“I don’t think we are asking for too much. What we demand is the correction of the disparity between welfare of Nigerian pilots and engineers and that of their expatriate counterparts.

“These people (expatriates) you are seeing learn from us the nationals. Meanwhile, the management gives them preferential treatment. They give them accommodation, pick them from their houses to the office, while our people are there suffering,” the visibly angry Igwe stated.

While corroborating the workers allegations, NAAPE President, Galadima Abednego, said the union had been in a frosty relationship with Bristow for over four years despite several interventions by the Federal Ministry of Labour and Employment, the FederaI Ministry of Interior, and the Nigerian Civil Aviation Authority (NCAA).

He accused the Bristow’s management of discriminating against Nigerian pilots and engineers and abuse of the nation’s expatriate quota law. He further disclosed that while continually training expatriates to hold top and strategic positions in perpetuity, the management had continued to deny qualified national engineers promotion into senior positions.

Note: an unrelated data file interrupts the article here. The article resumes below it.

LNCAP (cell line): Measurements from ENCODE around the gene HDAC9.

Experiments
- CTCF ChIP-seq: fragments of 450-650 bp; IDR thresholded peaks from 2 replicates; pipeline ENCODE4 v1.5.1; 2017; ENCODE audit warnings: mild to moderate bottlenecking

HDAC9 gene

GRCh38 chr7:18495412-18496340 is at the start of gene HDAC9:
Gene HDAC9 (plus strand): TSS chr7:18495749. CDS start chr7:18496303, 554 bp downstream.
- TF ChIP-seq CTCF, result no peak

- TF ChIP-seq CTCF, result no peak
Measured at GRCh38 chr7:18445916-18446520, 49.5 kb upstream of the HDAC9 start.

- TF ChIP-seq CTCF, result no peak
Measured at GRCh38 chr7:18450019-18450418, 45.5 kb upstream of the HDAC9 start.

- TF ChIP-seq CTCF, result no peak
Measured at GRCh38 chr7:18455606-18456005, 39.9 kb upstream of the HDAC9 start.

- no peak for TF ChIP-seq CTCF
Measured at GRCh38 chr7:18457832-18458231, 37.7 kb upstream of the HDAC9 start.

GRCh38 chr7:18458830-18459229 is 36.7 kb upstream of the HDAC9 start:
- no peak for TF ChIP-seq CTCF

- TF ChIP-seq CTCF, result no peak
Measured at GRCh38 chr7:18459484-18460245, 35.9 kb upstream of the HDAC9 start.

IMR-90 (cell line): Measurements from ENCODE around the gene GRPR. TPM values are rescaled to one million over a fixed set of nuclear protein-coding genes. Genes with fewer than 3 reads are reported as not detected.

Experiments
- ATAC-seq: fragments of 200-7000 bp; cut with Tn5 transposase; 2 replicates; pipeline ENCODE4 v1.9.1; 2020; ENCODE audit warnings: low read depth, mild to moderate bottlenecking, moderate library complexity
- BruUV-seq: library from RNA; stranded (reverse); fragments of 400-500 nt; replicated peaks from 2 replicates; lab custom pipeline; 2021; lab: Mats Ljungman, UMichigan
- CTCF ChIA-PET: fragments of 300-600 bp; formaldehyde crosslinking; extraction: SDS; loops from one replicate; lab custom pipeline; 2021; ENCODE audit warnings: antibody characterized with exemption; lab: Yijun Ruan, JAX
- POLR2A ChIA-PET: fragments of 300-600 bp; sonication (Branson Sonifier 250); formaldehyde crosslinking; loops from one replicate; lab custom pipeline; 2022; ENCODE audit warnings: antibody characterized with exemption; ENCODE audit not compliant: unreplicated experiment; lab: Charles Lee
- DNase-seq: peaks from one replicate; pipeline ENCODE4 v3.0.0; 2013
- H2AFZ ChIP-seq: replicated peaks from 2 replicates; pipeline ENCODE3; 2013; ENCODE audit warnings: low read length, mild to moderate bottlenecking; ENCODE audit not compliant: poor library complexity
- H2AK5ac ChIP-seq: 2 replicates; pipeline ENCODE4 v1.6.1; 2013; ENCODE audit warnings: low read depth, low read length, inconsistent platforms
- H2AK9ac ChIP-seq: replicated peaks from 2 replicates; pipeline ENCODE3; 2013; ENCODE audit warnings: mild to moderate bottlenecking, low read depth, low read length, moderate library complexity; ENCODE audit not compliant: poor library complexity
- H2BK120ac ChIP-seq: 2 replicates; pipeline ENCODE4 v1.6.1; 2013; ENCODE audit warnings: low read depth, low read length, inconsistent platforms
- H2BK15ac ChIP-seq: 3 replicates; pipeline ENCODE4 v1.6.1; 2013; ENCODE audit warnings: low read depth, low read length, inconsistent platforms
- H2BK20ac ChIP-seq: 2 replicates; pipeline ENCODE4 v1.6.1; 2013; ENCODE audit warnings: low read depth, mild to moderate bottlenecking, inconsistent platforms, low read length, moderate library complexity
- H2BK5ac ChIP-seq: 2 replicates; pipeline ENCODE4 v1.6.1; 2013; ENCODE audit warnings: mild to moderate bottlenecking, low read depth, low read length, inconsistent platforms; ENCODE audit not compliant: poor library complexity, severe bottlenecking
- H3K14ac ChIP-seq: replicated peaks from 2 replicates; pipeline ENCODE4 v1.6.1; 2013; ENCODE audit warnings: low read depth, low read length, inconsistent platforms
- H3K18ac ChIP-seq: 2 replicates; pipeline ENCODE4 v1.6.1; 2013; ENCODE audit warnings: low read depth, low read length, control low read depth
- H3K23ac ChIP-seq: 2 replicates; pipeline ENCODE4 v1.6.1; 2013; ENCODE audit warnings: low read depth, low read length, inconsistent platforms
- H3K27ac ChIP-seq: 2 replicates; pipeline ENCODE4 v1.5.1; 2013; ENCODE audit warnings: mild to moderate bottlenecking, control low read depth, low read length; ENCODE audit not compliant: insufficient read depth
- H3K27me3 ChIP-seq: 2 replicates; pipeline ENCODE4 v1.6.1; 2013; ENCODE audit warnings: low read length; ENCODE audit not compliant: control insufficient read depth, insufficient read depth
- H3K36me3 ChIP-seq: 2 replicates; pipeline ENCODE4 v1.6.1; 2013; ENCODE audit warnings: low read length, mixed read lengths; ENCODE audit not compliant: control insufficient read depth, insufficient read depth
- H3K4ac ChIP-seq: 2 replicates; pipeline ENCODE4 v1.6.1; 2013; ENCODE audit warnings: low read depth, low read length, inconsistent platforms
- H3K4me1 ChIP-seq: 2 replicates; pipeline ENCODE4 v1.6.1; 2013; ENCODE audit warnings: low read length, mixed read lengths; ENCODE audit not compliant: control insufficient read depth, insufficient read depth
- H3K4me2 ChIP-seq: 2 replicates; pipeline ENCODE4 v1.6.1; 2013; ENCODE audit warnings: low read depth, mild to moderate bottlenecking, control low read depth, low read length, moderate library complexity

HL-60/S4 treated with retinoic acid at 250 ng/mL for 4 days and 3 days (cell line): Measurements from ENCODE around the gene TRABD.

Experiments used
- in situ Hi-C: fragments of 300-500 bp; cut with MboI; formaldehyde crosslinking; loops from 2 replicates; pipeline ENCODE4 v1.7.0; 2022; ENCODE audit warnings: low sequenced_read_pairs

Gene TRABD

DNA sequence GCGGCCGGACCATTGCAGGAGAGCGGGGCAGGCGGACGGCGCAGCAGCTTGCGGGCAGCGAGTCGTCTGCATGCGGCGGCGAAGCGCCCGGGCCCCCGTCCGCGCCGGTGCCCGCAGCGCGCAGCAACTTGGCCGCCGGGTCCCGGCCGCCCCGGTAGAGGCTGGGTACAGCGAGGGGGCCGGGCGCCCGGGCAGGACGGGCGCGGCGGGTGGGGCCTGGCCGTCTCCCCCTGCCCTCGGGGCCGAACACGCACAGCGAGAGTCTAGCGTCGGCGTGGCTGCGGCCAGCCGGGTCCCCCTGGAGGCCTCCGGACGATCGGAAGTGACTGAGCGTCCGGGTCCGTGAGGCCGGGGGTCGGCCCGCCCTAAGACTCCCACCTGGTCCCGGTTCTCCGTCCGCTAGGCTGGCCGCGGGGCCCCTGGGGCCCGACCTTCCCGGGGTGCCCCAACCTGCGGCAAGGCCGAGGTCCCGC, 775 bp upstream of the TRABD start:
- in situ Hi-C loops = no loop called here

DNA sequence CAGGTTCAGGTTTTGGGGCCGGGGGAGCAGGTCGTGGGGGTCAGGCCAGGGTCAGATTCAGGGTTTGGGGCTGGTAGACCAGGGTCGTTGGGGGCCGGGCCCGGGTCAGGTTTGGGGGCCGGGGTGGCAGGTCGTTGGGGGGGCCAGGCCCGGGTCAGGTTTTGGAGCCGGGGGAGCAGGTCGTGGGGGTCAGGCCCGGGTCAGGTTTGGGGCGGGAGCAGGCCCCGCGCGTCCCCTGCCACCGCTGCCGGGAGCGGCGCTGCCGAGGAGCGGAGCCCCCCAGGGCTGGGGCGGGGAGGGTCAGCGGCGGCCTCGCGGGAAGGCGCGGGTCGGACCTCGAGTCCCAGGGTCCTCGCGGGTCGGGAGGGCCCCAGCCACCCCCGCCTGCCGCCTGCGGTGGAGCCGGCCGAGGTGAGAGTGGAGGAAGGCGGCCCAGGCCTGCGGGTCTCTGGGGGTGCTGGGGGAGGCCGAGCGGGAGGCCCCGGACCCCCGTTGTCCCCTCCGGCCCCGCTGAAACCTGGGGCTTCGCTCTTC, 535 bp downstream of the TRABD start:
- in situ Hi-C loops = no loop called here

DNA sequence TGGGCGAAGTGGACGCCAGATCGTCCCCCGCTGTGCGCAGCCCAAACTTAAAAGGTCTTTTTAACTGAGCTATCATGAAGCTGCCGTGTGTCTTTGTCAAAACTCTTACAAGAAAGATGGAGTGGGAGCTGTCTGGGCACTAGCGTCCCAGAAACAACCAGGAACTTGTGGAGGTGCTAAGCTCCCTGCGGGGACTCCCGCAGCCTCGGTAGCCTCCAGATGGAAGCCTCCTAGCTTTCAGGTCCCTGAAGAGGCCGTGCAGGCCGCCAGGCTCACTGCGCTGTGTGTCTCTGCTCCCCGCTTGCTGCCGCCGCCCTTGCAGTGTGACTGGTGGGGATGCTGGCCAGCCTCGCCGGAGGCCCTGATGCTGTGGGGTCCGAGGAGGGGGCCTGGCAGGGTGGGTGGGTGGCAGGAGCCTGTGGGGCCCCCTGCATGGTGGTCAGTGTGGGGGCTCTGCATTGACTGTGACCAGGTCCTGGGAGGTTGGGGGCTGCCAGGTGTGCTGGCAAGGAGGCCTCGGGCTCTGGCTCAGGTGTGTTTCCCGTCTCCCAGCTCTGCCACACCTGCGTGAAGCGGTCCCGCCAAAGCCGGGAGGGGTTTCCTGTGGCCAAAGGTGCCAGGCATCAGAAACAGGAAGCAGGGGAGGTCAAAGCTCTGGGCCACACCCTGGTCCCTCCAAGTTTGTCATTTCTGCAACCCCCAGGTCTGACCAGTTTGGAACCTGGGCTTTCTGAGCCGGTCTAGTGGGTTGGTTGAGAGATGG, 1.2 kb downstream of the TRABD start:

“Going by our records, the expatriate/national ratio of their bases is as follows: Escravos (20:1 for both pilots and engineers) and NAF Base (3:1 for both pilots and engineers).

“Lagos (3:1 for both pilots and engineers) and Eket ( 2:1 for both pilots and engineers). This gross dis-equilibrum in favour of expatriates cannot by any stretch of imagination be given any semblance of compliance with Nigeria’s expatriate policy document which requires that there shall be two Nigerian understudies for every expatriate position.

“Therefore, the least position acceptable to the law is ratio 1:2 in favour of Nigerians,” the union leader said.


According to him, the management also refused to implement the negotiated Conditions of Service and had declared some Nigerians redundant without any justification.

Apart from the allegation of pay disparity between Nigerian and expatriate workers, the workers also alleged that Bristow has refused to train qualified persons for Airline Transport Pilot License (ATPL) and failed to fully reimburse individuals who have successfully completed their ATPL through self-sponsorship.

This they insisted is a deviation from the agreement in place at the time and disproportionate matching and capped reimbursement cash figure for self-sponsored pilots on ATPL with an employment bond of N30 million. Others are laying off of young cadets and trainee engineers with the hope of a promised career in the company after several years of sacrificial toiling.